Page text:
Micro-Financing Solutions Limited, the new owner of SSL Venture Capital Jamaica Limited, SSLVC, will meet at the board level to discuss the operational direction of the shell company it acquired for $30 million.
The discussions are pointing to a shift towards private equity financing as the business model. Micro-Finance is also planning to rename the company as MFS Capital Partners Limited as a sign of the shift in focus and to align with the identity of the new owner.
The purchase of the 79.08 per cent interest in SSLVC through MFS Acquisition Limited on May 25 was followed a day later by the resignation of directors Zachary Harding, John Jackson, Christine Birch and Brent Ciurlino, as well as chairman Jeffrey Cobham.
The new board of directors comprises Leopold Nesbeth as chairman, as well as Dino Hinds, Robert Barnes, Christine Johnson Spence and Anika Jengelley.
An extraordinary general meeting has been scheduled for June 13 to get shareholder approval on the name change.
Micro-Financing Solutions Limited, which has been operational since 2014, started out as a microlender and licensed cambio, before expanding its operations into other areas of finance, including remittances, bill payment services and loans.
The company has even dipped its toes into real estate and, more recently, the private equity market, in which it plans to deepen its activities through SSLVC.
“We have refined our focus and it is primarily money services, real estate and private equity. That is why SSLVC fits into our business model,” Dino Hinds told the Financial Gleaner.
“SSLVC’s business model will change,” he added. “The company was more in the venture capital business, which is more focused on start-up companies, but we are looking more for fast-growing companies that are scaling.”
Hinds said the company already has its eye on potential acquisition targets, and was already assessing what elements of the Micro-Financing Solutions group it could restructure to bring under the ambit of SSLVC.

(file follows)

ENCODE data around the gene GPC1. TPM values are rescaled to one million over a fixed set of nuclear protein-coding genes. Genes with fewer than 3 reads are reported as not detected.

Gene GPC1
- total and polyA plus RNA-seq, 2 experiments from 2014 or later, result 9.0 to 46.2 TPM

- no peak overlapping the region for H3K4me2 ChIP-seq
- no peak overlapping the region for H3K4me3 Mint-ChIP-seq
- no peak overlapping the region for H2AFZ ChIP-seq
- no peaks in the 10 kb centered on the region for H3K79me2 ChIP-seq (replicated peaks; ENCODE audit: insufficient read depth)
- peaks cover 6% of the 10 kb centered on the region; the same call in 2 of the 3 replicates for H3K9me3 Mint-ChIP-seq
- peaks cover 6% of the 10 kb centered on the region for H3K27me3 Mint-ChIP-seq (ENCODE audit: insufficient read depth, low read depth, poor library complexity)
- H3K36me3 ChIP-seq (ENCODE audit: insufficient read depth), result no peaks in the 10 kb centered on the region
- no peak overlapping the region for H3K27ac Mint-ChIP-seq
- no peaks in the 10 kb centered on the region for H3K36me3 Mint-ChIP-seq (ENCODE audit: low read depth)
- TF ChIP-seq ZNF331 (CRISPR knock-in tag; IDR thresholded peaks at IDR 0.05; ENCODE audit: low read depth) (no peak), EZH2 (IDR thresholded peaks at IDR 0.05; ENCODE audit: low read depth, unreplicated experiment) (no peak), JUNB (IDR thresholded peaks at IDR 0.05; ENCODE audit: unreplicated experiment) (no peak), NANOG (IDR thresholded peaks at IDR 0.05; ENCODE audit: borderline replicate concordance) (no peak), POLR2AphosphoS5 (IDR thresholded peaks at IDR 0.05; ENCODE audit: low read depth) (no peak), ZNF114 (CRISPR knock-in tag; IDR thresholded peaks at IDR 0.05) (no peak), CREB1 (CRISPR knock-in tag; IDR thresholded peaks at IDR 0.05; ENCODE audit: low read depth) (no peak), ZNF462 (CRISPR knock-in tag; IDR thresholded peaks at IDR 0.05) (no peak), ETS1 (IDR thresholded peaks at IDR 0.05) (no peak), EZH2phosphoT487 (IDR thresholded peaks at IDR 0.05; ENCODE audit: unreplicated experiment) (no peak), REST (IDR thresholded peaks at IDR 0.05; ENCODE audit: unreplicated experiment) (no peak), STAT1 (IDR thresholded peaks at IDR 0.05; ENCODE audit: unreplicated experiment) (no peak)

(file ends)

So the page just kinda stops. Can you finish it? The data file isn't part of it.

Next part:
“Those are all possibilities. In a very short period of time, we will make announcements where that is concerned. But, of course, those are just ideas,” he said. “After our board has met, then we will decide what’s the best structure for the company,” he added.
Prior to the takeover, SSLVC was the venture capital arm of licensed securities dealer Stocks & Securities Limited. The company adopted that business model in 2018 after a reverse takeover by Stocks & Securities. It was initially a music publishing company called C2W Music Limited.
Over a decade of losses racked up by SSLVC, its accumulated deficits mounted to $358 million in March 2021, but climbed back down after a deal was struck to dispose of the final drag on its finances.
As of March 2022, however, SSLVC was still sporting accumulated losses of $149 million and negative equity of $53 million. But Hinds would not say what plans Micro-Financing Solutions had to recapitalise the new holding.
As a venture capital financier, SSLVC acquired stakes in three start-up companies, Muse 360, Bar Central and Bluedot Insights, back in 2018. But all three investments fizzled over time.
In 2020, SSLVC shuttered Muse 360 and Bar Central, and put its stake in Bluedot up for sale. After one failed attempt to sell its final holdings back to founder Larren Peart, a deal was struck between them again in 2021, leaving SSLVC as a shell operation.
Hinds defended the plan to continue as an equity investor, despite SSLVC’s track record of failure.
“Both venture capital and private equity ventures can be done quite successfully. What is important is how you choose the companies that you enter into, and ensuring that those companies have a strong management team,” he said.
“The companies that we will be targeting are at a different stage in their life cycle than those SSLVC invested into.”